Katherine Neville’s 20-year data processing career, in the fields of energy and transportation, took her to live and work in seven countries on three continents, and half the states of the USA. Between jobs, she supported herself as a busboy and waiter, fashion model, commercial photographer, and professional artist. When her first book, The Eight, was published (1988) she left the computer world and became a full-time author.
Neville’s groundbreaking work defies categorization. She has been dubbed “the female” Umberto Eco, Charles Dickens, Alexandre Dumas, and Stephen Spielberg. The Washington Post called her first book, The Eight, “a feminist answer to Raiders of the Lost Ark.” Publishers Weekly predicted that The Eight was “destined to become a cult classic,” andmore recently, credited her work as having “paved the way for books like The Da Vinci Code.”
Her colorful, complex adventure/quest novels have been translated into 40 languages, have received multiple awards and honors, and have remained on bestseller lists around the world. (See Awards, Honors & Bestsellers.)
As a great supporter of libraries and books, Neville was the first author ever invited onto the Advisory Board of the Smithsonian Libraries in Washington, DC, where she has served a full three terms and is now emerita. She currently serves on the Advisory Board of the Authors Guild Foundation in New York. She is co-creator and sponsor of two international Library Awards, and co-producer of a series of short film clips by famous authors, celebrating the 50th anniversary of the Smithsonian Libraries.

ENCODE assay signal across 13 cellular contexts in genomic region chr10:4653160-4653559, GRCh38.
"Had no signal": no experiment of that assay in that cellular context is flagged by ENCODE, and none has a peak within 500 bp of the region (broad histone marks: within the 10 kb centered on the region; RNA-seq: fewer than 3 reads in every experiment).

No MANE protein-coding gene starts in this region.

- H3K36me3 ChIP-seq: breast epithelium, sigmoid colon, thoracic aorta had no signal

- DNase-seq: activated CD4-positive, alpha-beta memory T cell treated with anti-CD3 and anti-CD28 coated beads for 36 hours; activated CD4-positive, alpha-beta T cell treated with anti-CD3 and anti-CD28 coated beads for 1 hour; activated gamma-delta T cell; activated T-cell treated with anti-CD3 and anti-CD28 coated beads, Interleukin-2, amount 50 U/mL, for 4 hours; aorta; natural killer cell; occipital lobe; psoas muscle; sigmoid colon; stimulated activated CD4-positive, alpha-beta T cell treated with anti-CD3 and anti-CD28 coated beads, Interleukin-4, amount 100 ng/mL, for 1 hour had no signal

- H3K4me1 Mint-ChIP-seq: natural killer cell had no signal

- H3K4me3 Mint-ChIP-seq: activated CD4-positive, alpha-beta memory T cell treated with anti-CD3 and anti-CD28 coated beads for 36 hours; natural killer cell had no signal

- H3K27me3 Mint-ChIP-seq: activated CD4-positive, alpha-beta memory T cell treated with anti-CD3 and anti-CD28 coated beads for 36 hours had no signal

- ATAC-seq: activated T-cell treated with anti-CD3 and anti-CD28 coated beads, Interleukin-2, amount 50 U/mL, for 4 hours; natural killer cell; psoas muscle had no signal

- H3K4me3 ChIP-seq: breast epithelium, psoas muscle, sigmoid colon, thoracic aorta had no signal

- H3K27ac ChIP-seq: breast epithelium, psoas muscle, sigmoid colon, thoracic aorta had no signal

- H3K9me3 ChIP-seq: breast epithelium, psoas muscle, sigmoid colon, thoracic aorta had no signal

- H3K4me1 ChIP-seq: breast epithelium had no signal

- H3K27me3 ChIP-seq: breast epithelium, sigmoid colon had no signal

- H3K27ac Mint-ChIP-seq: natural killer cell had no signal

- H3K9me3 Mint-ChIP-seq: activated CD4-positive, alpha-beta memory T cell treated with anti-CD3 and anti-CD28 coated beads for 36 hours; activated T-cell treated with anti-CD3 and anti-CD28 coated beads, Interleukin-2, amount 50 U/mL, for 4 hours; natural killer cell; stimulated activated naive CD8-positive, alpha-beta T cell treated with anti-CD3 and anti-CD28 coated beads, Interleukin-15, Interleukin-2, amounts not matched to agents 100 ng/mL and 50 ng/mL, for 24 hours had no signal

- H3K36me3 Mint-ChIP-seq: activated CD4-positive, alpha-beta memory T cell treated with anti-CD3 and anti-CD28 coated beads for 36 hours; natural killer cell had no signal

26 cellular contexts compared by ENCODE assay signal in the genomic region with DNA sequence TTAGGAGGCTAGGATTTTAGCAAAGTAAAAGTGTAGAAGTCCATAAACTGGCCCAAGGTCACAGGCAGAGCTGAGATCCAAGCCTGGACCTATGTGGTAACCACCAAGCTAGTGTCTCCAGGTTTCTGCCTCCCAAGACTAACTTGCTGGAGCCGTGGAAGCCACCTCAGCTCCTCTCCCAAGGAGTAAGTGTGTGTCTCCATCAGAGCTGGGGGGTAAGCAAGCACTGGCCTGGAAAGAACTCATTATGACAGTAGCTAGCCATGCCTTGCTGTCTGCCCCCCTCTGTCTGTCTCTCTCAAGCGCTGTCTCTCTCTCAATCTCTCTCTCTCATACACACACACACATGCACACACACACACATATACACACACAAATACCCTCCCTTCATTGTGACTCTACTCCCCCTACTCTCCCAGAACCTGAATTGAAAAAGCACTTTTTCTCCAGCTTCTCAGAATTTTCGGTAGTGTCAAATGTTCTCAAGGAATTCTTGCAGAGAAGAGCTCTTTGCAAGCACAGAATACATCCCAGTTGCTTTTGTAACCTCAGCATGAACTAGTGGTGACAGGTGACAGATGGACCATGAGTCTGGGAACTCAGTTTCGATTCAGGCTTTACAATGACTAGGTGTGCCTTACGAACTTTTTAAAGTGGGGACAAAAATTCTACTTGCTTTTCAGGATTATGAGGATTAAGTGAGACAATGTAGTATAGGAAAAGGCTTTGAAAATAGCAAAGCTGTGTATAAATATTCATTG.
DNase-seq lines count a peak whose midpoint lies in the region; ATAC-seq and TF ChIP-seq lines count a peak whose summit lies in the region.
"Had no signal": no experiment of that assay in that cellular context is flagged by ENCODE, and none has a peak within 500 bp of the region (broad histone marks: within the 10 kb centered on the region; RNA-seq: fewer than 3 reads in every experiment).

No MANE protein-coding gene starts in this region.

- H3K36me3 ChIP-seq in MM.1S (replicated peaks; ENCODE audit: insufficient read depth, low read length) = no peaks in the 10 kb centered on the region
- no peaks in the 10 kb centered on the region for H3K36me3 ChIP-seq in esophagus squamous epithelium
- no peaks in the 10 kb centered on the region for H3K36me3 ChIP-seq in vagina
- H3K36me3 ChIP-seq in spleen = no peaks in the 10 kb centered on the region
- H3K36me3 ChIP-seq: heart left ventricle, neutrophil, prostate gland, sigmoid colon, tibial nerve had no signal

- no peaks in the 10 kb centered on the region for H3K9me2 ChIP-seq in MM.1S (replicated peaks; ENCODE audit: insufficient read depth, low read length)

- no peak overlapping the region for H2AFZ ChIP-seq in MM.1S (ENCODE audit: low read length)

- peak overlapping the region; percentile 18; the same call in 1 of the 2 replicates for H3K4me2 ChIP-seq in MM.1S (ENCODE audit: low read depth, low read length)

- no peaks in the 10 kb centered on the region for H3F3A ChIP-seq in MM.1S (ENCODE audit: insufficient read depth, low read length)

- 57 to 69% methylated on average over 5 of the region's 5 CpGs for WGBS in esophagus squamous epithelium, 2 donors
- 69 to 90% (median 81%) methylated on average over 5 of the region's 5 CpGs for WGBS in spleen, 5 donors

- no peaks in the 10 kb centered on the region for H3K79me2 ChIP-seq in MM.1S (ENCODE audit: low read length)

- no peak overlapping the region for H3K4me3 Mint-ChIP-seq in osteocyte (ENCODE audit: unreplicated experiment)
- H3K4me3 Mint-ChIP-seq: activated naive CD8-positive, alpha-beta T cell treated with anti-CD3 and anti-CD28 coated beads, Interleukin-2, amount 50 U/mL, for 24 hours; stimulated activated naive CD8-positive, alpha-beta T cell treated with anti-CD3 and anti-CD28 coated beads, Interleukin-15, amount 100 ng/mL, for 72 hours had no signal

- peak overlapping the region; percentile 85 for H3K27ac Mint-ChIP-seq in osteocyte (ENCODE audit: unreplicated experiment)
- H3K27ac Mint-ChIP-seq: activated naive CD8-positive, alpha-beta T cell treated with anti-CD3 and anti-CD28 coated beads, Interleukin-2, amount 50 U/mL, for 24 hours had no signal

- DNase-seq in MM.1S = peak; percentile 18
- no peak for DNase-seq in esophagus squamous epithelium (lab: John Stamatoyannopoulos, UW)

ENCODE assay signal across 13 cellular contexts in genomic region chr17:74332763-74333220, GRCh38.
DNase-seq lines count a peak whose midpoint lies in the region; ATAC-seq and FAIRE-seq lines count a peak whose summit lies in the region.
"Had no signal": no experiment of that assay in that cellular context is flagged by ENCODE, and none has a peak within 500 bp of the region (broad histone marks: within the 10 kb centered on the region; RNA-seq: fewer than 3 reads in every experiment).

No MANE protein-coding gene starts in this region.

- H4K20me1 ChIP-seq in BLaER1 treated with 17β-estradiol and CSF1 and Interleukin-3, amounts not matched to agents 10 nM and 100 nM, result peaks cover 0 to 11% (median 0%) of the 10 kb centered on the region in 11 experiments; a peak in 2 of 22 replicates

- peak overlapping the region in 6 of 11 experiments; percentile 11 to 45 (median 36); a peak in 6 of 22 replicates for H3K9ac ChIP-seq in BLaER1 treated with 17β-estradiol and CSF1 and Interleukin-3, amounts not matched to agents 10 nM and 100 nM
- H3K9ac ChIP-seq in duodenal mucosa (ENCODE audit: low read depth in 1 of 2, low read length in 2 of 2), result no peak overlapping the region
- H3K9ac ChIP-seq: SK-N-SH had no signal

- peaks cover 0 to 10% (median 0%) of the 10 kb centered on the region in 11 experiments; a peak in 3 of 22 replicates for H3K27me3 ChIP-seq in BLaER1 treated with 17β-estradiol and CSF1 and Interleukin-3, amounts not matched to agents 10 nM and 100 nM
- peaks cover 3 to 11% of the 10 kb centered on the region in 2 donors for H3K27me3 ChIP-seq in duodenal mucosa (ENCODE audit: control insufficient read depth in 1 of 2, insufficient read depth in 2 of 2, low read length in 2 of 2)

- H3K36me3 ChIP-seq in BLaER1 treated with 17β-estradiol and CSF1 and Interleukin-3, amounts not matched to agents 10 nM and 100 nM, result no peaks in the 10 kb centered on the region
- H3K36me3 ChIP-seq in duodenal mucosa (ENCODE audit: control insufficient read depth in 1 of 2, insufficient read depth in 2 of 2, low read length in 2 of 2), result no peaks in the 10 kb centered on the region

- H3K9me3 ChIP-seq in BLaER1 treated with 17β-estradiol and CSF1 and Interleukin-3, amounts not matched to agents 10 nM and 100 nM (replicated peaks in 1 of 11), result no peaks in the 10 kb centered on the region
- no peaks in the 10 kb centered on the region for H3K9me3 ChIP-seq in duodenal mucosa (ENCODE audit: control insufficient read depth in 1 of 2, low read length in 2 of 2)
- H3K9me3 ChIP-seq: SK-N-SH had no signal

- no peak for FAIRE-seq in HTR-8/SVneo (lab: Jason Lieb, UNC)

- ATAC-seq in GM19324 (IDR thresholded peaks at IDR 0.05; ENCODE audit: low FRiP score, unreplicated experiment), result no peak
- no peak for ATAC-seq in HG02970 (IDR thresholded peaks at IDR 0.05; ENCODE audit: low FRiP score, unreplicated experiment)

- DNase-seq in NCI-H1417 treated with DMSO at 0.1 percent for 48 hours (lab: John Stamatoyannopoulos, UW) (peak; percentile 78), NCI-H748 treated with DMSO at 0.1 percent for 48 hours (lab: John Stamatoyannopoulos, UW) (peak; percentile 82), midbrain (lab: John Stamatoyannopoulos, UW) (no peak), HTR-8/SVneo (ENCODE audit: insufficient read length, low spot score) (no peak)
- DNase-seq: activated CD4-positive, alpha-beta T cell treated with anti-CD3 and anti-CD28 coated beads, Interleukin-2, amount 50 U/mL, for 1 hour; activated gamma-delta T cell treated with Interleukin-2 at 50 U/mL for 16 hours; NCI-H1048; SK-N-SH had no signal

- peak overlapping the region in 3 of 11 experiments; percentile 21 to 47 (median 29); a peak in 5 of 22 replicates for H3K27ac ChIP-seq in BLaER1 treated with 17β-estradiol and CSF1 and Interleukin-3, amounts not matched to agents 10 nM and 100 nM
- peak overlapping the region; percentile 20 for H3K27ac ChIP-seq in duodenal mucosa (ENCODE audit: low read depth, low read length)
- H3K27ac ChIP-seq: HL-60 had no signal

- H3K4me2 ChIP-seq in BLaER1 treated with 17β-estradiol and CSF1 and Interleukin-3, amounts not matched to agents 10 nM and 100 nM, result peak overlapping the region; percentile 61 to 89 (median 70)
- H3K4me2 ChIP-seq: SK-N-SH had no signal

Katherine Neville resides in Washington, DC and Virginia where she has restored the fabled 1960s house and studio of an award-winning Japanese potter, and where she is completing her new novel about artists in the 1600s.
Katherine Neville was born in the midwest and spent a great deal of her youth in the Rocky Mountains and the Pacific Northwest. From childhood, she loved action adventure stories, and she wrote down the tales that she heard from storytellers (the “oral literature”) told by African Americans along the rivers, and around campfires by Native Americans and old-time “mountain men” of the Rockies. At age nine, she wrote her first stories–though it would take another three decades to complete and publish her first novel.
After college, Neville worked in New York, in the fast-growing field of data processing, developing computer systems in transportation and energy. In the next twenty years, her career as an international consultant would take her to live and work in seven countries on three continents and half the states of the USA. Among her employers and clients were IBM, the Long Island Railroad, the Algerian Ministry of Industry and Energy, the US Department of Energy, and the Bank of America. Between jobs, she supported herself as a busboy and waiter, fashion model, commercial photographer, and professional artist. She draws upon these myriad experiences to enrich her novels.
“Ever since I was really young, I could draw,” Neville says. “From an early age, I paid for my art lessons and supplies by modeling for portrait classes and fashion shoots. So later, whenever I found myself unemployed, I’d sign on with a local modeling agency, or I’d paint portraits, myself, of people’s children or dogs. But what I really wanted was to be a great storyteller.
“In all my careers,” she adds, “I’ve enjoyed a worm’s-eye view from inside the apple. It’s unlikely that I’ll ever run out of material for fiction.”
(See Careers for details)